Wireless Mini Keyboard with touch pad - while this keyboard isn't going to be the one you're going to write a novel on, it's great for light multimedia work. If you dedicate a Raspberry Pi to RetroPie, the most you'll ever likely to type is LOAD "*",8,1. Old computers do assume that keyboards are present, so having one handy will make your gaming go much more smoothly. This one can be use wired or wireless, and in either mode it just shows up as a USB keyboard and mouse.
(optional) Mini External USB Stereo Speaker - I mean, you don't have to have sound, but the bleeps, chiptunes and dreadful old speech synthesis is a huge part of the fun.
(optional) CPU heatsink - some emulators really hit your Raspberry Pi's processor hard, so some heat dissipation will help avoid thermal performance issues.
A monitor or TV to do the initial installation. Don't worry — once the TFT is set up, you don't need the external screen
A USB game controller - any of the Xbox-style Logitech controllers work well, but many people use NES look-alikes. The RetroPie setup guide assumes a Logitech controller, so it might be a bit more work to use a different one.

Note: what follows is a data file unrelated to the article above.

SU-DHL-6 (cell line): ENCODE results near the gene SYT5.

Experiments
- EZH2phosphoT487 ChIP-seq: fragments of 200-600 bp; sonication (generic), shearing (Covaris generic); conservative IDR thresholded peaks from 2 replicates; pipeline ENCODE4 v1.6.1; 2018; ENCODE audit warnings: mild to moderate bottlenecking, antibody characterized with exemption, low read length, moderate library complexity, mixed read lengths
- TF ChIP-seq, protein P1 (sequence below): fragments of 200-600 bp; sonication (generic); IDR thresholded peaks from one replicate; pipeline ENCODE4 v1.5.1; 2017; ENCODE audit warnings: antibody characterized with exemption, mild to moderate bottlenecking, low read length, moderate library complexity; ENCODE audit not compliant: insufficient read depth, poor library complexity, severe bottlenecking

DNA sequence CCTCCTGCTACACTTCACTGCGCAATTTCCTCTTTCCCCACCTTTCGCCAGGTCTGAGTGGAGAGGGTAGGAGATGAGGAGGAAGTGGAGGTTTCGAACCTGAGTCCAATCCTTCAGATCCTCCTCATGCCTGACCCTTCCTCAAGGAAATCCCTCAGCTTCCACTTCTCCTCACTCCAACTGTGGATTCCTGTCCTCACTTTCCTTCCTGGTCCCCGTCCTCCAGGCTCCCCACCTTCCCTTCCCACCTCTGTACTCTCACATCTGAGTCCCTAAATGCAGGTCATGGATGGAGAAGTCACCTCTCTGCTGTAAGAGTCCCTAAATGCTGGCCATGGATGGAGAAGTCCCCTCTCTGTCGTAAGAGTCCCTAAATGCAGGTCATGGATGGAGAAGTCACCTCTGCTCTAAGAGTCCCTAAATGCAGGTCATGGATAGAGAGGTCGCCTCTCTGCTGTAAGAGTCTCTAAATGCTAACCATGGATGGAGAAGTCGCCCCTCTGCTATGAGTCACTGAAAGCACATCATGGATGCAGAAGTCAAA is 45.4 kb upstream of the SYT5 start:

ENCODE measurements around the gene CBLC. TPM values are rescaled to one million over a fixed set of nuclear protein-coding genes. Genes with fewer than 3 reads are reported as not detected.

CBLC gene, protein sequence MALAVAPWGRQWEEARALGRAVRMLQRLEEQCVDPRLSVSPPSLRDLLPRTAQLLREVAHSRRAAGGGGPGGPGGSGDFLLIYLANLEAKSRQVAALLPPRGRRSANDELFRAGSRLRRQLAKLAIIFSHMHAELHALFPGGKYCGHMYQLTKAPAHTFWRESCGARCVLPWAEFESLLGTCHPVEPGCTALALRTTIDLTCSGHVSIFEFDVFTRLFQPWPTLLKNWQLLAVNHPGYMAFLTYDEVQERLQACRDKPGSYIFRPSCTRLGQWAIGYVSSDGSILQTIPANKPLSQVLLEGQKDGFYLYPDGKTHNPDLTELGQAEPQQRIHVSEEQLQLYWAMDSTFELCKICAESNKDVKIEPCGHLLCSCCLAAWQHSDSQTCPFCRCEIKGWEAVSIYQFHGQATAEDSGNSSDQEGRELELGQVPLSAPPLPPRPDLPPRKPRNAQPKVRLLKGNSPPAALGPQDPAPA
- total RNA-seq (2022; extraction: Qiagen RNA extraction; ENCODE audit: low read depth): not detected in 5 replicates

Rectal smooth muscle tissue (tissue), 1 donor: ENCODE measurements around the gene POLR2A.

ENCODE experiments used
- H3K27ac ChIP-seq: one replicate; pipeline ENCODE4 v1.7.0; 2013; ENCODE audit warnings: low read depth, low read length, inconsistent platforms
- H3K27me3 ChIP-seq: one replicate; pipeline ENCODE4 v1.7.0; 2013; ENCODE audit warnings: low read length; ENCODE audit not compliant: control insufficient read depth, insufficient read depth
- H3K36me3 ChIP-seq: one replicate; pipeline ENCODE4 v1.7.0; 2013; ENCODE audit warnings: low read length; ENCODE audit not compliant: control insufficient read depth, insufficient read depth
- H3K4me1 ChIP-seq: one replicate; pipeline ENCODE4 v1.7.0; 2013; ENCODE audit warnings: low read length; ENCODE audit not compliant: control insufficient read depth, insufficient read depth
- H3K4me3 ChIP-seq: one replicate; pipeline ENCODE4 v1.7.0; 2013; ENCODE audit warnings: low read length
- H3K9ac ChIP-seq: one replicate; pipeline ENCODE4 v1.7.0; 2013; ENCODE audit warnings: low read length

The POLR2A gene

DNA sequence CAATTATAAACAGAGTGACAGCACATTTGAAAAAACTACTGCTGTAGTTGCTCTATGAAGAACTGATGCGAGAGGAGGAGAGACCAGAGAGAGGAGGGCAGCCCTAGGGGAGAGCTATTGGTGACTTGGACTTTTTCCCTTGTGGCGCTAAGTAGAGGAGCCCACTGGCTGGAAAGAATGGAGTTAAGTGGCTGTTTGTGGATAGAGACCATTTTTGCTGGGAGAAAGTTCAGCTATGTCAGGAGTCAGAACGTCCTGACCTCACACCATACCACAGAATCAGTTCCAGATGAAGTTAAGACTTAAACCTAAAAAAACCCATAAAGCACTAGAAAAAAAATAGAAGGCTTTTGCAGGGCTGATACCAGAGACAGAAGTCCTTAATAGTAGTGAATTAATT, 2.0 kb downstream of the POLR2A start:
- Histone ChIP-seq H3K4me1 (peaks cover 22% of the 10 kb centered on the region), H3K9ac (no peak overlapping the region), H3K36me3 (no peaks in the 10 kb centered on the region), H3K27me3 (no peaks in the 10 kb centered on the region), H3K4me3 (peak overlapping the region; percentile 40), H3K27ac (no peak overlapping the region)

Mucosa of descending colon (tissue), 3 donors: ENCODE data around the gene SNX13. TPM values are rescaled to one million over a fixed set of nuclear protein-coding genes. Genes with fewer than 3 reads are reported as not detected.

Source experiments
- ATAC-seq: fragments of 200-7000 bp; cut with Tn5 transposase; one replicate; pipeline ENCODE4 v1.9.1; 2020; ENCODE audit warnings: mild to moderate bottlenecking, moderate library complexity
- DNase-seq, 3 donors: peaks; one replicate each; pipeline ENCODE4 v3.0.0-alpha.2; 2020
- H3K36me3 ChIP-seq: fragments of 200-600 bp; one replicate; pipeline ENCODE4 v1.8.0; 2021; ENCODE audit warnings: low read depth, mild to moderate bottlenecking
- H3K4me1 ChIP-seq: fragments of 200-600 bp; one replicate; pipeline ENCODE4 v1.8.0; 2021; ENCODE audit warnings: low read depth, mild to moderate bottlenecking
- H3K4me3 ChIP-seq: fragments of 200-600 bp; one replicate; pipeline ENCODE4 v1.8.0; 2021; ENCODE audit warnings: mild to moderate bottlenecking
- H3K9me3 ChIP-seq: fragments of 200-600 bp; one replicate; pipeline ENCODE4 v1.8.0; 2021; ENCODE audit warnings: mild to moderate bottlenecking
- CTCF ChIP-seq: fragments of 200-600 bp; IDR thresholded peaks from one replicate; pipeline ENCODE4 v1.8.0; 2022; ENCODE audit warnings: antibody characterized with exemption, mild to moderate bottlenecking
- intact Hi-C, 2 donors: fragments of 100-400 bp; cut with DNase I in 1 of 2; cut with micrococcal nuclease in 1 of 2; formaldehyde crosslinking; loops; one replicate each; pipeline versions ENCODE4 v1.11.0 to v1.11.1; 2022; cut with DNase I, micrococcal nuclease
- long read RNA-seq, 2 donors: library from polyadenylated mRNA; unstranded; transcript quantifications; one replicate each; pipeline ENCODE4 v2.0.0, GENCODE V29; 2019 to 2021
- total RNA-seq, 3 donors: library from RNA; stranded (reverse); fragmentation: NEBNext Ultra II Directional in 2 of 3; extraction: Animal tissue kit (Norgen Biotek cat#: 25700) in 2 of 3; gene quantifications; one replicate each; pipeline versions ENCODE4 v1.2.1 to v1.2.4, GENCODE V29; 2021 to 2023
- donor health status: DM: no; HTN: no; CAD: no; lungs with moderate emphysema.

Some games. While we can't give direct links to games that have been abandoned, RetroPie does have some free titles and systems available. There are also modern retro-games, like Pondsoft's The Bear Essentials for emulated Commodore 64.
What you'll need to do:
Before you install the TFT screen, install RetroPie by following their excellent instructions. It's best to use a screen and keyboard for this.
Shut down the Raspberry Pi, and install the PiTFT. For the initial driver setup, you'll need to keep the external monitor attached, but once you've got the PiTFT working you won't need the monitor.
Restart RetroPie with your game controller attached — and play!